And yes, while it may seem to be a bit high, I don't think it's totally unreasonable. Even with sophisticated software, there still need to be people behind the equipment. And, once a reservation has been made, there is a lot of work behind the scenes that must be done.

For example, I've frequently camped in campgrounds that contain notes on campsite markers declaring that particular campsite is "Reserved" for such and such dates. I don't know exactly what the process involved is, but someone in the campground must walk around and post those notes. Then, if a cancellation occurs, the notes must be removed.

But does any of the cancellation fee (or reservation fee, for that matter) get passed along to whatever entitity is running the campground? I don't know.

Delving into the mysteries of reservation systems might be a good assignment for one your top investigative reporters.

Lee, did you check the cancellation fee? When I was looking into campgrounds at Lassen Volcanic National Park, I saw not only the reservation fee, but a $10 cancellation fee. And if you read the fine print, your reservation fee is non-refundable. So if you pay $10 to make a reservation for a $16-$18 a night campsite, and then cancel, you've essentially spent $20 for the privilege of using They really can get you coming and going....with today's sophisticated software, those fees seem a bit excessive for a campsite.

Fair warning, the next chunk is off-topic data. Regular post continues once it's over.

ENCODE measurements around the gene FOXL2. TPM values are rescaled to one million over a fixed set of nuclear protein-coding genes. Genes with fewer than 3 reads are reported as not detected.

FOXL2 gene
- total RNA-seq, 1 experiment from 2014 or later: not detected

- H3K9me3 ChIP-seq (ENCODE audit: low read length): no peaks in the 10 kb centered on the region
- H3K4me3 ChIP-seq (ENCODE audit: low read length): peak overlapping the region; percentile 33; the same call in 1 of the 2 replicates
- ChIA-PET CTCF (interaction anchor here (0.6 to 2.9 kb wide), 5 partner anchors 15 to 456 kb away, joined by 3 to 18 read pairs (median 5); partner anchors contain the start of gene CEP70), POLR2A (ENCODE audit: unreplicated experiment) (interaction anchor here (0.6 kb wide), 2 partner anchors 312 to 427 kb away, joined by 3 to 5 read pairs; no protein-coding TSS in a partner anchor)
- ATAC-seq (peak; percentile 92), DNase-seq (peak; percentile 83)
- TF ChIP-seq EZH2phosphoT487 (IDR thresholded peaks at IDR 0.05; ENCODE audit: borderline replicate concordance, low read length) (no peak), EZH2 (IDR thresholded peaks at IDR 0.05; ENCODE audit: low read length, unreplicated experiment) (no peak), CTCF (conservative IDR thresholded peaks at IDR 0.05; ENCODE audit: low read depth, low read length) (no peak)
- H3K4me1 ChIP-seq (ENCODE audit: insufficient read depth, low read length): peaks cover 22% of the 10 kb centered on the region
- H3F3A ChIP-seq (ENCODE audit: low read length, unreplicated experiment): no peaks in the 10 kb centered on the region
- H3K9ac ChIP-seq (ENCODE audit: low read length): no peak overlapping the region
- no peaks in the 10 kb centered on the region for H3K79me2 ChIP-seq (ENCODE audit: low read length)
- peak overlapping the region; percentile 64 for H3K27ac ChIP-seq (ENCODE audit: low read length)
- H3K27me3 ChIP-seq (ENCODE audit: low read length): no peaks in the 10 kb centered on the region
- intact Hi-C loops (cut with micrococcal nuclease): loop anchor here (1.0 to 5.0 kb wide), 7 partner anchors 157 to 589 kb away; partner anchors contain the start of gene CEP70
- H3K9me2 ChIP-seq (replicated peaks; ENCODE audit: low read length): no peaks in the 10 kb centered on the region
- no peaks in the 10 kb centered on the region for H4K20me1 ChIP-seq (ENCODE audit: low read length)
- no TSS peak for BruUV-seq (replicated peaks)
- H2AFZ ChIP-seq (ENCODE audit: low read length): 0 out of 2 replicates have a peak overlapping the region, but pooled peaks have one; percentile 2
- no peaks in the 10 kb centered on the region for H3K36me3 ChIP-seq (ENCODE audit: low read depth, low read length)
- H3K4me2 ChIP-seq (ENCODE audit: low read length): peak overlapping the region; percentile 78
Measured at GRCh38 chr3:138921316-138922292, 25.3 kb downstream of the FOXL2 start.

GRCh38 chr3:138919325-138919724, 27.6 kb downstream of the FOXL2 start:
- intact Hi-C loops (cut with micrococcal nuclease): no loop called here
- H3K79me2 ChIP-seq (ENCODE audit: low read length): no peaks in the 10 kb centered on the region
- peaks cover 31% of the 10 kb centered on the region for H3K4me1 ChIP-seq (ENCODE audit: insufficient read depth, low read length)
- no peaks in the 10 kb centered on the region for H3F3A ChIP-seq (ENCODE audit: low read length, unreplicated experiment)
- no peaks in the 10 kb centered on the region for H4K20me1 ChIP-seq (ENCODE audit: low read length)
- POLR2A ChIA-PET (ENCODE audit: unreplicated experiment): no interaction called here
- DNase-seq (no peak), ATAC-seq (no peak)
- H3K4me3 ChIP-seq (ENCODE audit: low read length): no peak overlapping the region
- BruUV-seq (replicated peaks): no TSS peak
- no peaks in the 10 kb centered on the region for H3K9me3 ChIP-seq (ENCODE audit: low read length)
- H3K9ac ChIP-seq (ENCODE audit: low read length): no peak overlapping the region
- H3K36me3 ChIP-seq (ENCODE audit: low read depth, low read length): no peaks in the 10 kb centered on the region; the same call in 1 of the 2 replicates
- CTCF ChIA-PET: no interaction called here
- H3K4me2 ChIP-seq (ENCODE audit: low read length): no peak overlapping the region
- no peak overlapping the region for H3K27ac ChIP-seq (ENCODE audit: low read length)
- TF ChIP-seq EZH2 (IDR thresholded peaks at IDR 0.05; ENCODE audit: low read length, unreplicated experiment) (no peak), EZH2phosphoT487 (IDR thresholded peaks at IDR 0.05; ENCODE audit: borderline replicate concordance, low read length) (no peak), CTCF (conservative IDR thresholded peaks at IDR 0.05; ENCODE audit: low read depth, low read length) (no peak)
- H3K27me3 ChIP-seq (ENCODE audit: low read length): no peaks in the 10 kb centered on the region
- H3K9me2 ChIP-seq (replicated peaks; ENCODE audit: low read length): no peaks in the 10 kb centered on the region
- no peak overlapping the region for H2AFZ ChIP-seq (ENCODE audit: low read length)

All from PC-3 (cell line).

Speaking of fees for making a reservation, I just reserved a campsite at City of Rocks National Preserve in Idaho. CIRO is a joint NPS / Idaho State Parks site that is somehow dually administered by the two agencies. Camping is apparently controlled by the state park system and reservations must be made through them.

Campsites are $12.72 per night (including Idaho tax) and the Golden Age pass is not valid. Just after I hung up, I realized that the bill had been $48 instead of the expected $38 or whatever. So I called back, thinking they might have misunderstood and reserved the site for four instead of only three nights.

That's when they told me about a $10 reservation fee that is tacked onto each application. Reasonable? Unreasonable?

Me, I think it's a bit high, but not unreasonable. Idaho's taxpayers are not paying for my recreation beyond helping to keep a very delightful place open for me to enjoy. That seems fair enough.

Hmm mountain hiker. Why don't we limit the number of horses, or hikers or cars and then implement a reservation system. Then it would be a reservation fee and not an entrance fee.

SmokiesBackpacker, like I said, I don't know all the reasons, only the park management can address the reasons why this was thought to be something that needed to be done. I can say with all confidence that I don't believe it was just to charge someone a fee because they could. I don't believe any human would subject themselves to what he is going through on purpose and without good reason. And I also know he didn't come to this decision in a vacuum. Others were involved in it for sure. Many times I hear complaints from guests that never make it on paper. It's hard to say if that was the case here. I just hope it gets worked out to a reasonable solution and no one is damaged beyond repair. If wrong-doing took place it needs to be rooted out but it is not prevalant within the system. This I feel strongly about. I hope you get the answers you are looking for. Now, for the next issue, Do Dogs and National Parks Mix?

PS: Thanks, Lee Dalton.

Add comment


This question is for testing whether or not you are a human visitor and to prevent automated spam submissions.

National Parks Traveler's Essential Park Guide

Recent Forum Comments